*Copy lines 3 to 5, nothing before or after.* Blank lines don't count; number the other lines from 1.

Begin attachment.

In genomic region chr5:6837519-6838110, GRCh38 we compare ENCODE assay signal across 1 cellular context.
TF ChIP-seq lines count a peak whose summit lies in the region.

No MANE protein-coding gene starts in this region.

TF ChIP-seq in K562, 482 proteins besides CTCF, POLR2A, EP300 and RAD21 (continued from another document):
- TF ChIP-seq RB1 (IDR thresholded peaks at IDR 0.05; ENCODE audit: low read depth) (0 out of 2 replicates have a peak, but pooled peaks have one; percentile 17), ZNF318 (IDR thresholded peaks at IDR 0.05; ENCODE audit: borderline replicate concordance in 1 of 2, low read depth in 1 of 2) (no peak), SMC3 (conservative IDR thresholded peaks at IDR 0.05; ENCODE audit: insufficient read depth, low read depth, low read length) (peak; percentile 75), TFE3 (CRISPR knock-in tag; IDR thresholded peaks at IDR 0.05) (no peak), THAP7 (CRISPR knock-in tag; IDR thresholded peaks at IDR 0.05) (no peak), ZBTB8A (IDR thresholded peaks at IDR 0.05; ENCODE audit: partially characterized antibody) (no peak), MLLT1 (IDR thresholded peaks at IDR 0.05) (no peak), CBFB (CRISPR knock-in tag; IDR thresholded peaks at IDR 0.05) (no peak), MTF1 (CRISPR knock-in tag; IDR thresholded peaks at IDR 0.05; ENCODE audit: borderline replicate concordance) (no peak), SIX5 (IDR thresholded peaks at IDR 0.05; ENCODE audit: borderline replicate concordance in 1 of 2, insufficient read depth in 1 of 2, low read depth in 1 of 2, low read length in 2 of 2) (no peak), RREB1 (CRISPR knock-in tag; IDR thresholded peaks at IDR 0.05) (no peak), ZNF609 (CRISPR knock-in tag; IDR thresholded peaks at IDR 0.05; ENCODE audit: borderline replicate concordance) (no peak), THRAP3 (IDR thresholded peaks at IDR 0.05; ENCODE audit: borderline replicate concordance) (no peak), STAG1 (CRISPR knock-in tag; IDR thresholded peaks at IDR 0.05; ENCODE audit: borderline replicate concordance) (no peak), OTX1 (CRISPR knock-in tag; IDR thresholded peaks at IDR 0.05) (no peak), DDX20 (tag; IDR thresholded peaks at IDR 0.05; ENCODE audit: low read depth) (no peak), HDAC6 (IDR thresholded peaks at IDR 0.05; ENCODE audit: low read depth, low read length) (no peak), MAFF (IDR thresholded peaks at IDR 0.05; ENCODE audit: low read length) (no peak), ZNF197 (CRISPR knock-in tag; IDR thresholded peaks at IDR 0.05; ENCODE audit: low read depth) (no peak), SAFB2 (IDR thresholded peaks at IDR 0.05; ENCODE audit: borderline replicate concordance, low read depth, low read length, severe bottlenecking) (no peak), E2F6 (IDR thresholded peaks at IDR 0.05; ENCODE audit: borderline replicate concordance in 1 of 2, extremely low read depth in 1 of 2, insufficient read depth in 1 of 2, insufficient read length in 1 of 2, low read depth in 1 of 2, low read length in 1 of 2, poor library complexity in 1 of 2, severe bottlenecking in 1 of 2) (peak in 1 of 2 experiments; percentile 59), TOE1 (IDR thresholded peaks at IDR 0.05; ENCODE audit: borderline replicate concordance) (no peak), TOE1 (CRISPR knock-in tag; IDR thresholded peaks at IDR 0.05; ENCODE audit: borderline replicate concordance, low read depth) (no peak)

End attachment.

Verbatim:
No MANE protein-coding gene starts in this region.

TF ChIP-seq in K562, 482 proteins besides CTCF, POLR2A, EP300 and RAD21 (continued from another document):
- TF ChIP-seq RB1 (IDR thresholded peaks at IDR 0.05; ENCODE audit: low read depth) (0 out of 2 replicates have a peak, but pooled peaks have one; percentile 17), ZNF318 (IDR thresholded peaks at IDR 0.05; ENCODE audit: borderline replicate concordance in 1 of 2, low read depth in 1 of 2) (no peak), SMC3 (conservative IDR thresholded peaks at IDR 0.05; ENCODE audit: insufficient read depth, low read depth, low read length) (peak; percentile 75), TFE3 (CRISPR knock-in tag; IDR thresholded peaks at IDR 0.05) (no peak), THAP7 (CRISPR knock-in tag; IDR thresholded peaks at IDR 0.05) (no peak), ZBTB8A (IDR thresholded peaks at IDR 0.05; ENCODE audit: partially characterized antibody) (no peak), MLLT1 (IDR thresholded peaks at IDR 0.05) (no peak), CBFB (CRISPR knock-in tag; IDR thresholded peaks at IDR 0.05) (no peak), MTF1 (CRISPR knock-in tag; IDR thresholded peaks at IDR 0.05; ENCODE audit: borderline replicate concordance) (no peak), SIX5 (IDR thresholded peaks at IDR 0.05; ENCODE audit: borderline replicate concordance in 1 of 2, insufficient read depth in 1 of 2, low read depth in 1 of 2, low read length in 2 of 2) (no peak), RREB1 (CRISPR knock-in tag; IDR thresholded peaks at IDR 0.05) (no peak), ZNF609 (CRISPR knock-in tag; IDR thresholded peaks at IDR 0.05; ENCODE audit: borderline replicate concordance) (no peak), THRAP3 (IDR thresholded peaks at IDR 0.05; ENCODE audit: borderline replicate concordance) (no peak), STAG1 (CRISPR knock-in tag; IDR thresholded peaks at IDR 0.05; ENCODE audit: borderline replicate concordance) (no peak), OTX1 (CRISPR knock-in tag; IDR thresholded peaks at IDR 0.05) (no peak), DDX20 (tag; IDR thresholded peaks at IDR 0.05; ENCODE audit: low read depth) (no peak), HDAC6 (IDR thresholded peaks at IDR 0.05; ENCODE audit: low read depth, low read length) (no peak), MAFF (IDR thresholded peaks at IDR 0.05; ENCODE audit: low read length) (no peak), ZNF197 (CRISPR knock-in tag; IDR thresholded peaks at IDR 0.05; ENCODE audit: low read depth) (no peak), SAFB2 (IDR thresholded peaks at IDR 0.05; ENCODE audit: borderline replicate concordance, low read depth, low read length, severe bottlenecking) (no peak), E2F6 (IDR thresholded peaks at IDR 0.05; ENCODE audit: borderline replicate concordance in 1 of 2, extremely low read depth in 1 of 2, insufficient read depth in 1 of 2, insufficient read length in 1 of 2, low read depth in 1 of 2, low read length in 1 of 2, poor library complexity in 1 of 2, severe bottlenecking in 1 of 2) (peak in 1 of 2 experiments; percentile 59), TOE1 (IDR thresholded peaks at IDR 0.05; ENCODE audit: borderline replicate concordance) (no peak), TOE1 (CRISPR knock-in tag; IDR thresholded peaks at IDR 0.05; ENCODE audit: borderline replicate concordance, low read depth) (no peak)